Roy Scheider plays (Joe Gideon) a hard driven, drinking, smoking choreographer / director / womanizer who - if he continues his antics - will be headed for an early grave. The film flashes forward and back in time with dreamlike interludes showing us that Joe is most likely already dead and recounting his life to a beautiful interlocutor (Jessica Lange).
All That Jazz, directed by famous choreographer Bob Fosse, basically ups the ante and pushes the envelope on such old Hollywood musical / dance films as 42nd Street. Instead of concentrating on the dancers and their lives, loves, disappointments and triumphs Fosse instead focuses on the unwavering passion and ultimate demise of the choreographer / director.
The one thing that really sets All That Jazz apart is its gritty, fatalistic tone. This is a film that cannot be mistaken for a film made in any other time in Hollywood; it is pure seventies; from the big hair to the flaired pants to the use of the zoom lens.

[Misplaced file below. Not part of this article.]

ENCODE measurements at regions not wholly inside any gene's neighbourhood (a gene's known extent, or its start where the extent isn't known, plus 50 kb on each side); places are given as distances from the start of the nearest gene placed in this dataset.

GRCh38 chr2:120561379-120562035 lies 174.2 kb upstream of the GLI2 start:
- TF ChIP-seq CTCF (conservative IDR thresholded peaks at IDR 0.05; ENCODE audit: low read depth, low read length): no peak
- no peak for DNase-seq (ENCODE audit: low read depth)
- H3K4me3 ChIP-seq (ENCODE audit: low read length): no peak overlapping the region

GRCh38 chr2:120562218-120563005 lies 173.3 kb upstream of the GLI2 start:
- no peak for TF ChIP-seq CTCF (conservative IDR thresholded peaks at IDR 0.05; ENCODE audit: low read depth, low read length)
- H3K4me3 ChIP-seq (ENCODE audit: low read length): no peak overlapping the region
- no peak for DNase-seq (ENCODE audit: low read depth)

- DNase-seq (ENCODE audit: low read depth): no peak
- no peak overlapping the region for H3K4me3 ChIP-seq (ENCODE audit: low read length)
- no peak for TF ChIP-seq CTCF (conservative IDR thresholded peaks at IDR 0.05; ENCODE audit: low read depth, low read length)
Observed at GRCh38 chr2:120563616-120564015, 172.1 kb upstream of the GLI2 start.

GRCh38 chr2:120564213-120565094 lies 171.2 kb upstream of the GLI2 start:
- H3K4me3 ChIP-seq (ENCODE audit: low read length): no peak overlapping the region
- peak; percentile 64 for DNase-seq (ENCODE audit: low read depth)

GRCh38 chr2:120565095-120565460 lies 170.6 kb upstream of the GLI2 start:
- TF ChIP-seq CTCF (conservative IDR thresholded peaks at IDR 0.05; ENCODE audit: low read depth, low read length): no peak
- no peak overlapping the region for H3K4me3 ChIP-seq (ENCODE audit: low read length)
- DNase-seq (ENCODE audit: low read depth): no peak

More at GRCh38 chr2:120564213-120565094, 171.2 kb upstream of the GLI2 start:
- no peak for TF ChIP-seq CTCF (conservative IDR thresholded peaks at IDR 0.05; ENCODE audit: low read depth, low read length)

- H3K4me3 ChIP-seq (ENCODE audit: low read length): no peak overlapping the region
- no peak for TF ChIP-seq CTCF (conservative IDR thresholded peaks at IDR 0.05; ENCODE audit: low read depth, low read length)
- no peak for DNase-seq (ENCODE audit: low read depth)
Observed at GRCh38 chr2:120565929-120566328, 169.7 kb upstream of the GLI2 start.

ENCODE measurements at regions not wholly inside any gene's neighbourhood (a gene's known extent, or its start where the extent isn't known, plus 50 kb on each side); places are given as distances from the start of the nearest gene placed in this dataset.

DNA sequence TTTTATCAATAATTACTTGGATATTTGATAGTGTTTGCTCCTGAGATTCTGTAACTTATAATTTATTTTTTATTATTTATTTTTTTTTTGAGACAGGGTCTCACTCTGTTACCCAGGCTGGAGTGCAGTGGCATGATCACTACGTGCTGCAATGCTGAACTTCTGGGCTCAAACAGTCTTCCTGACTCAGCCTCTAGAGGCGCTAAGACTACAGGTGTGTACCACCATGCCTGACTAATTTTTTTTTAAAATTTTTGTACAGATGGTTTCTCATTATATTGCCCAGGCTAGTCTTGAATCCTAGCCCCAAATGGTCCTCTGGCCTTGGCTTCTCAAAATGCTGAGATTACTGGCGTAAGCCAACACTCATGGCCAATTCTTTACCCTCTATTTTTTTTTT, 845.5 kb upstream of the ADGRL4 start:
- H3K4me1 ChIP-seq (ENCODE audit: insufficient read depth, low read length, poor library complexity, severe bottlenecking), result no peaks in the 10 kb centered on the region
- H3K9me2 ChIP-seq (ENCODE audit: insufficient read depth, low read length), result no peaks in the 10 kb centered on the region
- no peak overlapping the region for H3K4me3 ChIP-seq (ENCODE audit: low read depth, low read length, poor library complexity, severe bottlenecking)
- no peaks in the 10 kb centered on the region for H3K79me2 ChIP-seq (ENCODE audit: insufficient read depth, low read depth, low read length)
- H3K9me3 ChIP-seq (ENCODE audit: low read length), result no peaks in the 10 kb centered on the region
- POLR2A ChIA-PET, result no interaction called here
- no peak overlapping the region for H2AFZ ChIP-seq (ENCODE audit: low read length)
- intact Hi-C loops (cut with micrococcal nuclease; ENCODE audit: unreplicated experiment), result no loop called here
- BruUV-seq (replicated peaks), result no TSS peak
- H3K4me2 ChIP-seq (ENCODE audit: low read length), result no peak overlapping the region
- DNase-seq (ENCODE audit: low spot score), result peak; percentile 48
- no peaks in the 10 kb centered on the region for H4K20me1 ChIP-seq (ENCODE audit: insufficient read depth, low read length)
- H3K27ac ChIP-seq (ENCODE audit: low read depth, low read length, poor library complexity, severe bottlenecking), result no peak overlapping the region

Scheider is clearly the alter ego of the film's director Bob Fosse and he does a great job playing a devil-may-care, cynical, exhausted, chain smoking wreck. At times it seems he is pushing it a little too hard; there is never any doubt that this guy's life is in disarray. The only time the film slows down is when Joe is with his young daughter (Erzsebet Fold) and the two women who mean the most to him, his ex-wife (Leland Palmer) and his current girlfriend (Ann Reinking).
The film also features some fine set pieces and dance numbers including an orgy dance, a comic, tragic number with Joe lying on his hospital bed in a respirator and a final Busbee Berkely style dance / death number complete with Broadway lights and glitter.
The best thing about All That Jazz is that Fosse seems to throw all caution to the wind in creating a beautiful mess of a movie. The main fault of the film is that the message of dying for one's art is so obvious that it loses its edge halfway through. However, it is still worth a look.